On the train back to Huddersfield I reflected that Scottish Ballet has always innovated. It began with Mods and Rockers '63 to the Beatles' music in 1963. As Scotland's classical dance company, Scottish Ballet might have been expected to include La Sylphide which is set in the Highlands into their repertoire. And so they do in a sense though they locate it in the gents' loo of a Glasgow community centre rather than a castle and call it (see Scottish Ballet's "Highland Fling" in Gurn and Effie Land 2 May 2018). The company's founder, Peter Darrell is said to have inspired Sir Matthew Bourne who created Highland Fling. Cinders! follows that tradition and I have no doubt that Darrell would have approved of Hampson's creation.
The simplification of the story has made way for some spectacular choreography. Particularly impressive were two duets between Cinders danced by Gina Scott and the Prince danced by Evan Loudon. One takes place at the ball and the other after they eventually find each other. In both of those duets, there are spectacular fish dives. I first noticed Loudon when he danced the Prologue in Emergence with Sophie Martin (see Scottish Ballet - Emergence and Mc14/22 11 June 2017). Scott, however, was new to me and when I posted a comment about her performance on Facebook I learned that both she and I have studied with the same teacher. That teacher remarked that Scott had some special magic I knew exactly what she teacher must have meant. Scott must have shown remarkable promise as a student. The reason I had not noticed Scott before is that she joined the company only last year. I shall certainly follow her career with interest in the future.
Other dancers who impressed me were Grace Horler who danced Mrs Thorne and Thomas Edwards who danced her son, Tarquin. I had been a fan of Horler since 2017 when I saw her in Hansel and Gretel (see Hansel and Gretel in Newcastle - a bit like falling in love 4 Feb 2017). I first noticed Edwards for his performance as Dr Coppelius. I should add that everybody in the show danced well and all deserve commendation.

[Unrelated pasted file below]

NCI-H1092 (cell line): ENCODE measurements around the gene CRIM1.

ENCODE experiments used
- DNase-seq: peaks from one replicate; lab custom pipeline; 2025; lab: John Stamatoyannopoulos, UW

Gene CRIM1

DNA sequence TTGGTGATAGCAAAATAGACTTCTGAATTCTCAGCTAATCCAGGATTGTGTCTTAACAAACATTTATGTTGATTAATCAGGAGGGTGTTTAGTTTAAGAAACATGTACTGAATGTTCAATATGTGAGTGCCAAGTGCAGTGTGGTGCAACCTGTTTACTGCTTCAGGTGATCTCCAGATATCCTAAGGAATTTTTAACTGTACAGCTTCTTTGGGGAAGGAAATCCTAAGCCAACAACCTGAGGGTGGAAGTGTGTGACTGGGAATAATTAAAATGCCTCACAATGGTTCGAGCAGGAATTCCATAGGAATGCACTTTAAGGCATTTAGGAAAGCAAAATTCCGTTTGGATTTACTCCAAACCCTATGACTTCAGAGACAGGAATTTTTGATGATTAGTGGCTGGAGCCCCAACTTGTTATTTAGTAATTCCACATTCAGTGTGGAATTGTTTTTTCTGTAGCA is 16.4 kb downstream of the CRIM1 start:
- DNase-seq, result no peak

This company had commissioned new sets and costumes from the young Welsh designer Elin Steele. She graduated from the Royal Welsh College of Music and Drama only in 2018 and has already acquired an impressive portfolio. Her costume for Cinders's entrance to the ball was dazzling. Cinders was clad entirely in white. She shed her veil to reveal a skirt in the colours of the prince's uniform. The sets for the shop, ball and rose garden were ingenious and intricate. The last scene with its Christmas tree uplifted the dancers and audience.
I should mention Hayley Egan's video designs. Her simulated newspaper headlines about the fire, survival of Cinders and Mrs Thorne's purchase of the haberdashery shop launched the story. Her projections marked each change of scene,
Cinders! should be danced alongside Cinderella much in the way that the English National Ballet retains both Mary Skeaming; 's Giselle as well as Akram Khan's. Both Cinders! and Cinderella have merit and each helps audiences to understand and appreciate the other.